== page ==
“When you say such a prayer, the answer comes. It does not come with angels singing, but you realize God is there, in front of you and what he says: ‘I ask for you—not something from you.’ You understand in such a moment that what is important is not to give but to be given. That prayer was when I was a teenager—you can see why I have such a respect for teenagers. It can be a time when you ask the most important questions and are willing to hear the answer that is without words. Love and respect is shown to young people not in words but in the way you approach them, how you see them. It is the same with very old people in difficult times, people who are suffering.”

In his teens Anastasios studied at a gymnasium in Athens. “My main strength, it was discovered, was in mathematics, my main weakness in writing essays. My grades were high—I was at the top of my class. A certain path in life seemed obvious to everyone, but within myself there was a sense of being called toward the Church, not something everyone I knew sympathized with! At a critical moment, wrestling with the question of what is essential, I turned toward freedom and love. It was a turn toward Christ, in whom I saw the only answer.”

Finally he applied for the Theological Faculty of Athens University. “It was, of course, the age of technology. My decision to become a theology student was a scandal. What a waste! This is what many of my friends and teachers thought at the time.”

While studying theology, he found himself drawn into Orthodox youth activities, through which opportunities arose to meet young Orthodox Christians from other countries, an experience that made him realize that Christianity was far larger than Greece. The seeds of missionary thinking were planted. He began to wonder why it was that the Orthodox Church did so little to reach out to those who have no faith. “How had it happened that a church called to baptize the nations was so indifferent to the nations? St. Paul brought the gospel to Greeks. Who were we bringing it to?” It was a pivotal question that would shape the rest of his life.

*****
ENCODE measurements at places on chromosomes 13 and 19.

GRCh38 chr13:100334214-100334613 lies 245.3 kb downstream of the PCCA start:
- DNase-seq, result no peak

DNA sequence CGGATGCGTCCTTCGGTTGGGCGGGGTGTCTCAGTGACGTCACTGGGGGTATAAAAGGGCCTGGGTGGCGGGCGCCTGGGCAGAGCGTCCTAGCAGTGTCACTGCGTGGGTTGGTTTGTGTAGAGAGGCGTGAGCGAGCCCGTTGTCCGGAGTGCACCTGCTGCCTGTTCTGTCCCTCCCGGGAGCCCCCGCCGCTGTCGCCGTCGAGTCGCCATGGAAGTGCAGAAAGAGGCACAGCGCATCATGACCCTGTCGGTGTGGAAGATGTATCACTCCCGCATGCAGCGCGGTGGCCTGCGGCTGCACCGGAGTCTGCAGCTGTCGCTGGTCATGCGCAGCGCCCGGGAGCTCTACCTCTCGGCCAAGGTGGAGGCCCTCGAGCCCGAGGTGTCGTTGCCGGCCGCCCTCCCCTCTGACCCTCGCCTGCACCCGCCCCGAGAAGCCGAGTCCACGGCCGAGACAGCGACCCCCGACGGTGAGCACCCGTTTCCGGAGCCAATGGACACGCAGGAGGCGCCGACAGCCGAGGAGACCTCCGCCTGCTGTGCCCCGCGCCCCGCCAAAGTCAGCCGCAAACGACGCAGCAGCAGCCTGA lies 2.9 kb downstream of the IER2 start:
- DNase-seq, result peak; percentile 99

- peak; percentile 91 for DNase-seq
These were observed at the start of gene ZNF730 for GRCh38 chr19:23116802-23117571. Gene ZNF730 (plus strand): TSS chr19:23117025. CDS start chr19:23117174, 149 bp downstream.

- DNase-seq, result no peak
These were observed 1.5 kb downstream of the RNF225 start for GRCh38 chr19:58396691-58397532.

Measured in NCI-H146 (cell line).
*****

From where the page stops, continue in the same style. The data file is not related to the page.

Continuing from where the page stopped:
From Army to Missions

After being drafted into the Greek army for a term, where he served as a communications officer, he returned to academic life, now going further with developing communication skills—homiletics and journalism. At the same time youth work continued, activity that always included religious education. He began training other catechists, finally designing textbooks for a three-year program of religious education for youth. More than a quarter-century and eight editions later, the books are still standard in all Greek Sunday schools.